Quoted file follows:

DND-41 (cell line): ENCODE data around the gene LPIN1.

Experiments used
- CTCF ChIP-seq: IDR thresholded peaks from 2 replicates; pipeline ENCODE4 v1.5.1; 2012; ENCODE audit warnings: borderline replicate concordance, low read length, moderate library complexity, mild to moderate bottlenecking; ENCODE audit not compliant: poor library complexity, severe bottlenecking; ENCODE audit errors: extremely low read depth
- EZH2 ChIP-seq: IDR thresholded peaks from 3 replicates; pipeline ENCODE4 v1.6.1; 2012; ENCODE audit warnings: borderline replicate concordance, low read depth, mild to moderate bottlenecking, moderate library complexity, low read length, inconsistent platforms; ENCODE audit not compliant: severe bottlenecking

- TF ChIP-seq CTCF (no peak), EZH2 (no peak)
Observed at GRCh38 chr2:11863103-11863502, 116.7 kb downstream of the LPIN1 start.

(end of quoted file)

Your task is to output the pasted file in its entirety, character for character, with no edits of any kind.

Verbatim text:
DND-41 (cell line): ENCODE data around the gene LPIN1.

Experiments used
- CTCF ChIP-seq: IDR thresholded peaks from 2 replicates; pipeline ENCODE4 v1.5.1; 2012; ENCODE audit warnings: borderline replicate concordance, low read length, moderate library complexity, mild to moderate bottlenecking; ENCODE audit not compliant: poor library complexity, severe bottlenecking; ENCODE audit errors: extremely low read depth
- EZH2 ChIP-seq: IDR thresholded peaks from 3 replicates; pipeline ENCODE4 v1.6.1; 2012; ENCODE audit warnings: borderline replicate concordance, low read depth, mild to moderate bottlenecking, moderate library complexity, low read length, inconsistent platforms; ENCODE audit not compliant: severe bottlenecking

- TF ChIP-seq CTCF (no peak), EZH2 (no peak)
Observed at GRCh38 chr2:11863103-11863502, 116.7 kb downstream of the LPIN1 start.